High return often translates into high risk. This means that income investors should exercise caution when considering which dividend-paying stocks to buy.
However, the need to be cautious doesn’t mean you should avoid high-yielding dividend stocks altogether. Some of them are actually not that risky.
It comes to mind that income investors will probably particularly like it. Buy $5,000 of High Yield Dividend Stocks Crown Castle (ICC 0.10%) would be a brilliant decision right now.
A massive company
Crown Castle operates more than 40,000 telecommunications towers across the United States. It has around 120,000 small cells which increase capacity in high data network traffic areas. Additionally, the company has approximately 85,000 miles of fiber that carries voice and data from its towers and small cells to homes and businesses.
But Crown Castle is not a telecommunications company in the traditional sense. Instead, it is organized as a real estate investment trust (REITs). The company leases its assets to telecommunications companies. Three telecom giants… AT&T, T-MobileAnd Verizon – accounted for nearly 75% of Crown Castle’s site rental revenue last year.
Thanks to contract escalators, Crown Castle’s revenue is poised to grow, regardless of what’s happening in the telecommunications industry. However, the REIT should also benefit from a strong tailwind. Mobile data usage has exploded in the US, increasing 108 times between 2010 and 2020. The transition to 5G (and potentially 6G in the future) is expected to serve as a growth driver for Crown Castle for years to come .
About this dividend
As a REIT, Crown Castle must return at least 90% of its income to shareholders in the form of dividends to avoid paying federal taxes. The company’s dividend yield currently exceeds 5%.
Since 2016, Crown Castle has increased its dividend by a compound annual growth rate of 9%. The company expects to achieve an average dividend increase of between 7% and 8% each year over the long term.
Investors should expect somewhat lower dividend increases in 2024 and 2025. Crown Castle is feeling the impact of rising interest rates and some lease cancellations resulting from the merger of T-Mobile and Sprint. However, the company is still looking to achieve its long-term dividend increase target, with growth is accelerating after the next two years.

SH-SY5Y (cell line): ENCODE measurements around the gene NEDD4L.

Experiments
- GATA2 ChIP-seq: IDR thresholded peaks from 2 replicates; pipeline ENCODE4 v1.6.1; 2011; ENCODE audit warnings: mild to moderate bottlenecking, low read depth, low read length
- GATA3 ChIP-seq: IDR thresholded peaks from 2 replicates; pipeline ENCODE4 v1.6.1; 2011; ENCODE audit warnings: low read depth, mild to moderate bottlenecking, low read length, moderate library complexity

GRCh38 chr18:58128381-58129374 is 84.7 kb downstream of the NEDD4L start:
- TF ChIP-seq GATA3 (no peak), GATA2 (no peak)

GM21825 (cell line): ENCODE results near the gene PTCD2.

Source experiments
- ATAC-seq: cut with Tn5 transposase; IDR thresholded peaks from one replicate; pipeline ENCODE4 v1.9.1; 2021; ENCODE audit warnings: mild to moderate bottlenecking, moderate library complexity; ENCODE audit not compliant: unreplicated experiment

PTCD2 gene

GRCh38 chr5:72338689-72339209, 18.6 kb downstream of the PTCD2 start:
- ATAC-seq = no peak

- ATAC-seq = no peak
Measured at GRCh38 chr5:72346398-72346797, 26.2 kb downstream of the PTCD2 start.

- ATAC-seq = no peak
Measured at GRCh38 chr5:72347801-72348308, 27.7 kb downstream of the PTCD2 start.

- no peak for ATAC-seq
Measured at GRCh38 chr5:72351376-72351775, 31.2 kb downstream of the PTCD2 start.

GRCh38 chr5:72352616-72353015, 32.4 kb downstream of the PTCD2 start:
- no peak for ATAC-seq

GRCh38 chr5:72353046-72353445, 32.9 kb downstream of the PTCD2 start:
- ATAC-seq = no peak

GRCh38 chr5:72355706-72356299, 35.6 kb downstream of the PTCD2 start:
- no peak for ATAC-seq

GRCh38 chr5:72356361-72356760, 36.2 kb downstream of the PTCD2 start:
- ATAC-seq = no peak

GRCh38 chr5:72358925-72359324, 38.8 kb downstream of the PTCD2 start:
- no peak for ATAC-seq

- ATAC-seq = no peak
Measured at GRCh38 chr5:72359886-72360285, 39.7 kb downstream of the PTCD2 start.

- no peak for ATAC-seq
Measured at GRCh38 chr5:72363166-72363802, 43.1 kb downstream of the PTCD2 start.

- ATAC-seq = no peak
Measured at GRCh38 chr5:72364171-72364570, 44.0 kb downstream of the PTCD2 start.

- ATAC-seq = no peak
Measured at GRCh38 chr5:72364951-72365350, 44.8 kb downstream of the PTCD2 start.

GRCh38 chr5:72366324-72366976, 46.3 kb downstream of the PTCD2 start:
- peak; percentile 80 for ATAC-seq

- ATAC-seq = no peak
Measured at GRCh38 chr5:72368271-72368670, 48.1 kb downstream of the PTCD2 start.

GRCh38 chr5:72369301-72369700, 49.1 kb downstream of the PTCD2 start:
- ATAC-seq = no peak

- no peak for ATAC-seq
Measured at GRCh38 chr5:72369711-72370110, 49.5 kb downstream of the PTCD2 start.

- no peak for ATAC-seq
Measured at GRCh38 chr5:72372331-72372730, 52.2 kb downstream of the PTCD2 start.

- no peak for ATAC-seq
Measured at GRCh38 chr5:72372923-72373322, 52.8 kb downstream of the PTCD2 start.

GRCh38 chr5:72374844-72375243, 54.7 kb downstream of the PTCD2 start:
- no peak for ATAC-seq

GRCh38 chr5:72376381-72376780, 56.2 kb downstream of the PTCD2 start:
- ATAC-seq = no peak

Crown Castle should have no problem keeping dividends flowing. The company has a superior balance sheet. The telecommunications assets it leases are mission critical. Above all, Crown Castle should have solid growth opportunities in the small cell market.
There are two negatives for Crown Castle that income investors should be aware of. I mentioned one before – slower growth due to rising interest rates and Sprint cancellations. The other is stock valuation, with shares trading at 34.6 times forward earnings. However, I don’t think either of these issues is too much of a problem.
First, Crown Castle fully expects to return to stronger growth. General trends in mobile data usage support the company’s optimism, in my view.
It’s important to note that Crown Castle isn’t suffering that much, even with its current challenges. First-quarter 2023 revenue was up 3% year-over-year, with adjusted funds from operations (AFFO) up 2%. The REIT continues to expect AFFO growth for the full year of 2023.
Second, while equity valuations are high relative to the S&P500, it is low compared to Crown Castle’s historic levels. I won’t say the stock is cheap – it’s not. However, I don’t see the evaluation as an obstacle.
A brilliant gesture
My view is that Crown Castle presents an attractive opportunity for income investors. You can lock in a particularly juicy dividend. The company’s underlying business remains strong. Worries about its near-term challenges are more than priced into the stock price. Therefore, buying shares of this high yielding dividend stock could really be a brilliant move.
Keith Speights has no position in the stocks mentioned. The Motley Fool holds positions and recommends Crown Castle. The Motley Fool recommends T-Mobile US and Verizon Communications. The Motley Fool has a disclosure policy.